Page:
To be honest, I think until recent years and becoming a teacher, I fit right in that category. I really didn’t give the art of listening enough attention. I took for granted that of course I listened, but on reflection, what I was really doing all too often was pondering what I would say next. But Sample got me thinking. Now, I not only communicate the importance of quality listening but work hard to practice it as well.
In reflecting on why this problem so frequently exists, I got to thinking about how, as a culture, we often are not comfortable with silence. We tend to immediately respond, driven by a pause that might communicate we don’t understand or don’t care. When this happens, the quality communication that is so key to productive collaboration does not happen and potential positive results are not reached.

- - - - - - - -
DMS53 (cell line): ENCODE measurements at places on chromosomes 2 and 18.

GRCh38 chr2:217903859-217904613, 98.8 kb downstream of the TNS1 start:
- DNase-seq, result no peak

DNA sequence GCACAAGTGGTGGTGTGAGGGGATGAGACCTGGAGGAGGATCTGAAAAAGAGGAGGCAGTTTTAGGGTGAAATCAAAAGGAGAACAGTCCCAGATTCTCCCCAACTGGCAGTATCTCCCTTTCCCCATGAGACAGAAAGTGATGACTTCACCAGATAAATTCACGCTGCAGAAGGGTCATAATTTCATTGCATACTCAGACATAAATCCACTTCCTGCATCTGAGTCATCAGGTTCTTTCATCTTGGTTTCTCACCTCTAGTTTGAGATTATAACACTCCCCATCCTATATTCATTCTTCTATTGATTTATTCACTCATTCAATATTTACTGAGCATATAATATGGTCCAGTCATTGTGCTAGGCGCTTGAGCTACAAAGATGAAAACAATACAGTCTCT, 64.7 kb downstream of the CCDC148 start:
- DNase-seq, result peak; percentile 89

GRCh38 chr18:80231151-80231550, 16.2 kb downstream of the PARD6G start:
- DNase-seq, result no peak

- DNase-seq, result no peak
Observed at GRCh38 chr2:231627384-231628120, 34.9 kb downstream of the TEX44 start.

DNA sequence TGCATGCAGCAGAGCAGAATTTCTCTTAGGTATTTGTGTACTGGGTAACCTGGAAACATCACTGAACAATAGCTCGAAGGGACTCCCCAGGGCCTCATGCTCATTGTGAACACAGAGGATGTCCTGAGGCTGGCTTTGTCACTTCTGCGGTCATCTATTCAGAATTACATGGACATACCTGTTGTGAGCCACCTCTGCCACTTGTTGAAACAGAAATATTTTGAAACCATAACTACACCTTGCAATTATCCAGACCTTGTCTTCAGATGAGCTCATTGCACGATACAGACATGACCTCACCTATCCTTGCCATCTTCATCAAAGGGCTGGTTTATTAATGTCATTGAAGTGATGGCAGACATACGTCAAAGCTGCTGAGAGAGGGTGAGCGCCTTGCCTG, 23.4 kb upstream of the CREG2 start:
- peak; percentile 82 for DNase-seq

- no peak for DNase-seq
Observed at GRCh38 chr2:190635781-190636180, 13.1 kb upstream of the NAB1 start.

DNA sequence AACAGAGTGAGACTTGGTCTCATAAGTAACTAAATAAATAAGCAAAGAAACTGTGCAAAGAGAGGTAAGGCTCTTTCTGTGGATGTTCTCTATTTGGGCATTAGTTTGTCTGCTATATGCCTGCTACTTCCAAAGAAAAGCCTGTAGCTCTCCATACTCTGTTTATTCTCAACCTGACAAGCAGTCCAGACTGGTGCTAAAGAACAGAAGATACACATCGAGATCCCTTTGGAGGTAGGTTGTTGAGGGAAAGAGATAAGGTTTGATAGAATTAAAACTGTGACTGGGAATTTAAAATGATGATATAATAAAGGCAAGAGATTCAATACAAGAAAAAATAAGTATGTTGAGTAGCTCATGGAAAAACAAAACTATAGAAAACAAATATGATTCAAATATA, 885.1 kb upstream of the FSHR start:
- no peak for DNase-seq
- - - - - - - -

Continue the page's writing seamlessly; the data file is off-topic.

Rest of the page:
I remember traveling internationally on behalf of the state, and then later on behalf of private sector clients, and being so frustrated when speaking, for instance, to the Japanese and getting almost always the silent treatment. Now I suspect that culturally they felt no pressure to respond before thinking. What I found awkward, they felt only made common sense.
Bottom line is, it is clear being a good listener has huge value and is absolutely essential to productive dialogue and collaboration. With the real world operating much of the time in teams, this capacity to be a good listener becomes all the more important.